Voluntary and charitable organisations employ small numbers of doctors to work in developing countries. Médecins sans Frontières (MSF) is one of the best known.

There are opportunities for private work, particularly at consultant grade, which can be combined with working for the NHS. These opportunities may increase as government policy attempts to address the costs of caring for an ageing population and expensive new treatments. It is predicted that an increasing proportion of NHS work will be contracted out to the private sector. As a result of proposed changes to healthcare provision there may also be some merging of the traditional roles of hospital doctors and general practitioners (GPs). For information on the latest developments see The National Health Service (NHS) website.

Courses

In order for non-medical graduates to practise medicine it is necessary to complete a second degree. The programmes combine practical clinical experience with academic study. There are notable differences between courses in the way that they are delivered so it is important to research your options carefully. Subject requirements vary between institutions in respect of both A-level and degree qualifications. An excellent place to start researching medical schools and the various study options available is the British Medical Association website .

What are the study options?

Accelerated graduate programme

This is a shortened four year degree option for those who have a first degree. You normally need a 2:1 in a science subject but some medical schools do accept any degree. Application is via UCAS and candidates also have to complete an aptitude test prior to applying. This is usually one of the following: UK Clinical Aptitude Test (UKCAT), Biomedical Admissions Test (BMAT) or the Graduate Medical Schools Admissions Test (GAMSAT). Competition is fierce and consequently a strong academic record allied to relevant work experience is very important.

Standard medical degree

The 5 or 6 year standard medical degree can also be considered by graduates. It is possible to apply to both accelerated and standard programmes via the UCAS application system.

Foundation degree

This is an option to consider if you lack the necessary science background to pursue the options highlighted above. The foundation degree, or pre-medical course, consists of one year of basic science before embarking on the medical degree. A list of UK medical institutions offering this degree option can be found on the Medical Schools Council website.

If you are concerned about the extent of your science knowledge it is feasible to consider taking A-levels in Chemistry and Biology or undertaking an ‘Access to Medicine’ course. Courses are usually one year in duration and could support your application to study medicine. It is important to be aware that any college can run a course called Access to Medicine but that not all medical schools accept all courses. It is therefore important that you check that the course you intend to take is acceptable to the universities to which you intend to apply.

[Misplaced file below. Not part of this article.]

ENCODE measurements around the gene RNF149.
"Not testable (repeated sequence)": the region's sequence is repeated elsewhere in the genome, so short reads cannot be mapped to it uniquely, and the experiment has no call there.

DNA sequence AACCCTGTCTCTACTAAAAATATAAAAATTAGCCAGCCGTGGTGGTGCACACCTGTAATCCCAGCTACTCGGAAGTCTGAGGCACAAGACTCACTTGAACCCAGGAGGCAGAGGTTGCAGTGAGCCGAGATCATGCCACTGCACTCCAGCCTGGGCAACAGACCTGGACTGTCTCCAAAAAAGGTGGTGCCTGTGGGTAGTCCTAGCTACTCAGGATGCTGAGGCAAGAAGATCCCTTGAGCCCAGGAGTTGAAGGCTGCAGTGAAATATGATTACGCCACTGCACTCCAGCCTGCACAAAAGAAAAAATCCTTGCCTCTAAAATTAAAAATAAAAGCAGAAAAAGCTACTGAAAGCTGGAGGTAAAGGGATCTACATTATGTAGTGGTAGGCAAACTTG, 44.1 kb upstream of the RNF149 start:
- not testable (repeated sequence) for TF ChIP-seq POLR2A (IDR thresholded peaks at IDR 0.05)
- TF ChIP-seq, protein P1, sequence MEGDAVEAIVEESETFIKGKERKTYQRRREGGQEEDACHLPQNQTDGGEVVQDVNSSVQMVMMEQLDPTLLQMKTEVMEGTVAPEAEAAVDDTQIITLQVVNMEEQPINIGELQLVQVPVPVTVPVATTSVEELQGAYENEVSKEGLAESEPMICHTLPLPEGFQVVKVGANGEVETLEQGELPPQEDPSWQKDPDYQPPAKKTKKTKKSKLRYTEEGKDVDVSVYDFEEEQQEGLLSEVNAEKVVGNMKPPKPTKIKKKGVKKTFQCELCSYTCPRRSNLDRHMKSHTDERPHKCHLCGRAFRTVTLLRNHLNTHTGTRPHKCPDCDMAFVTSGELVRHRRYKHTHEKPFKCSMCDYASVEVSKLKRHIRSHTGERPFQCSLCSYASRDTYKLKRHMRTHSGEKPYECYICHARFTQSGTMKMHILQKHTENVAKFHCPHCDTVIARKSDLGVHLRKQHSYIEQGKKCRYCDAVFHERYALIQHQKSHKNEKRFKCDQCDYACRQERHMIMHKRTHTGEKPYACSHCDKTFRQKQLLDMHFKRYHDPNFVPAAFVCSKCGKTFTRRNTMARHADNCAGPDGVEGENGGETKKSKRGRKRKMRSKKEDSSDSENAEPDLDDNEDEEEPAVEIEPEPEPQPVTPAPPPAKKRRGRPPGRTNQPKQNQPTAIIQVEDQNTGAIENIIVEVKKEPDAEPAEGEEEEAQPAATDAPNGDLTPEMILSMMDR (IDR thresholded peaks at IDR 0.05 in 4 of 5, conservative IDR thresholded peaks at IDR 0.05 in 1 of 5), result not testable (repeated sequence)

Finance

Studying medicine is a significant financial commitment, particularly if you are undertaking a standard degree or a foundation programme. Some financial support is available but it is essential that you approach the institutions that you are applying to in order to establish what you can be considered for. Money4MedStudents is a useful online resource with which to begin to research the financial options open to you.

Accelerated degree

If you are a graduate, starting a 4-year accelerated course in the academic year 2015/16, you will have to fund the first £3,465 of your tuition fees in your first year of study. The NHS Bursary scheme will pay (subject to eligibility criteria; visit NHS Student Bursaries) £3,465 towards your tuition fees in subsequent years. Dependent on eligibility, you may also be able to apply for a Student Loan for the shortfall between the bursary and the cost of yearly tuition fees. It is important to contact the institution (s) you are applying to, to check if the course is approved and attracts NHS financial support.

Funding information for students starting their studies in 2016/2017 academic years and beyond is pending release.

Standard degree

For graduate students undertaking a five year medical degree, there are no loans for tuition fees or maintenance grants (regardless of previous funding) for the first four years of study. Students are eligible to apply for maintenance loans from Student Finance England. From year five of study, graduate medical students receive the same support as undergraduate medical students and can apply for NHS Bursaries.

Further information can be found on the following websites:

  • Health Careers NHS
  • Student Finance England
  • Student Finance Wales
  • Student Finance Northern Ireland
  • Student Awards Agency Scotland

Professional Bodies

British Medical Association BMA – is both the trade union and the professional association for doctors and medical students. It’s website holds the British Medical Journal – current issue and archives.

The Medical Students Committee (MSC) is the BMA branch of practice committee that represents medical students in the UK.